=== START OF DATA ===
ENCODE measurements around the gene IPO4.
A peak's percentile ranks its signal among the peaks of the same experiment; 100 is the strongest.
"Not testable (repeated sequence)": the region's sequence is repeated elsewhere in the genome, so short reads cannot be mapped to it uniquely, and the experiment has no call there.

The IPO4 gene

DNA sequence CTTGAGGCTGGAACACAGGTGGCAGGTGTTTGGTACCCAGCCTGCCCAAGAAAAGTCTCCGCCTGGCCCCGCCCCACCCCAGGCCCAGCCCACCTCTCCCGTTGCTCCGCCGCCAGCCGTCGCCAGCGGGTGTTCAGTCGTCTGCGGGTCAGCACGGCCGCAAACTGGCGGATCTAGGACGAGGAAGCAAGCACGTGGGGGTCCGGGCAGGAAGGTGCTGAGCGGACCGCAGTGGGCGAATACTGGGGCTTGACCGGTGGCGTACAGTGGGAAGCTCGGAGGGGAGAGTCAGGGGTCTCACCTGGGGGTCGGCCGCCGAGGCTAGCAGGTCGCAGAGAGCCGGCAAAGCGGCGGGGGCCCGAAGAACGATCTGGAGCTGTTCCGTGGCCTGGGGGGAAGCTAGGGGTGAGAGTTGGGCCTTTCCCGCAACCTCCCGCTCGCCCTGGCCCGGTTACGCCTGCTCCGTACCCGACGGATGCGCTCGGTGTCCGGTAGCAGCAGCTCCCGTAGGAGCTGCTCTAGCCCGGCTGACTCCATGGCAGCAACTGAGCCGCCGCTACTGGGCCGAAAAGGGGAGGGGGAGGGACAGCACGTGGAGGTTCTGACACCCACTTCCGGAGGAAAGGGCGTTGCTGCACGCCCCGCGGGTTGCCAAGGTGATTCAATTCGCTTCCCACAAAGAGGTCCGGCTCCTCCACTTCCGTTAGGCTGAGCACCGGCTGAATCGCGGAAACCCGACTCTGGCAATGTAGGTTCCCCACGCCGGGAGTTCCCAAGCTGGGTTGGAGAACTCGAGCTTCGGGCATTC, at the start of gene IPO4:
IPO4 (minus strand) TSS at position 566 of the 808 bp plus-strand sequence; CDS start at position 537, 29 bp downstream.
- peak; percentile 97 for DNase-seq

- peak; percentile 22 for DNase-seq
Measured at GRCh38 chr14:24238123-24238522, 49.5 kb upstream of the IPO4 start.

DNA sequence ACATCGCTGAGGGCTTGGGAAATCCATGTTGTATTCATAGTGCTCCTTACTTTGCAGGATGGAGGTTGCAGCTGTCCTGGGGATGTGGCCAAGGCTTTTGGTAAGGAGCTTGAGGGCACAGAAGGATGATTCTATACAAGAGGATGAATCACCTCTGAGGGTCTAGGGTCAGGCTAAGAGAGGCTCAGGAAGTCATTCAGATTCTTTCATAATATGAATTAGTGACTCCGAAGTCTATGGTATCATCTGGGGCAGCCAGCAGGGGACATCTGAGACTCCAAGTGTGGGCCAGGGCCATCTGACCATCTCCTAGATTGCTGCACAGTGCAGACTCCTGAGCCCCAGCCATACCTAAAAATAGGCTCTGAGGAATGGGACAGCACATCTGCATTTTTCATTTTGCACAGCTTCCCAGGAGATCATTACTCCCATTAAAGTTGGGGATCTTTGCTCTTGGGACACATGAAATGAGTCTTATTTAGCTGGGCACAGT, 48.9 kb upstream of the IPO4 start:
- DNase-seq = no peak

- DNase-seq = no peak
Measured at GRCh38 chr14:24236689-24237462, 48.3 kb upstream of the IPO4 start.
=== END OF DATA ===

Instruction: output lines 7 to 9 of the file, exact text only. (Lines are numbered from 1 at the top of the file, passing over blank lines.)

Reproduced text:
- peak; percentile 97 for DNase-seq

- peak; percentile 22 for DNase-seq
Measured at GRCh38 chr14:24238123-24238522, 49.5 kb upstream of the IPO4 start.